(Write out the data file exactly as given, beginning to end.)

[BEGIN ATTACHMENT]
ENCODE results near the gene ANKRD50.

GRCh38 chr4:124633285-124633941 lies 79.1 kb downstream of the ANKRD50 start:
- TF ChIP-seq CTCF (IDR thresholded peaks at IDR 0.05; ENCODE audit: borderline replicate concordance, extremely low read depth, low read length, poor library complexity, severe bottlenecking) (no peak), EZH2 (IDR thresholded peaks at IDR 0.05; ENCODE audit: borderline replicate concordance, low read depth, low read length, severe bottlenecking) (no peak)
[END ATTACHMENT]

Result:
ENCODE results near the gene ANKRD50.

GRCh38 chr4:124633285-124633941 lies 79.1 kb downstream of the ANKRD50 start:
- TF ChIP-seq CTCF (IDR thresholded peaks at IDR 0.05; ENCODE audit: borderline replicate concordance, extremely low read depth, low read length, poor library complexity, severe bottlenecking) (no peak), EZH2 (IDR thresholded peaks at IDR 0.05; ENCODE audit: borderline replicate concordance, low read depth, low read length, severe bottlenecking) (no peak)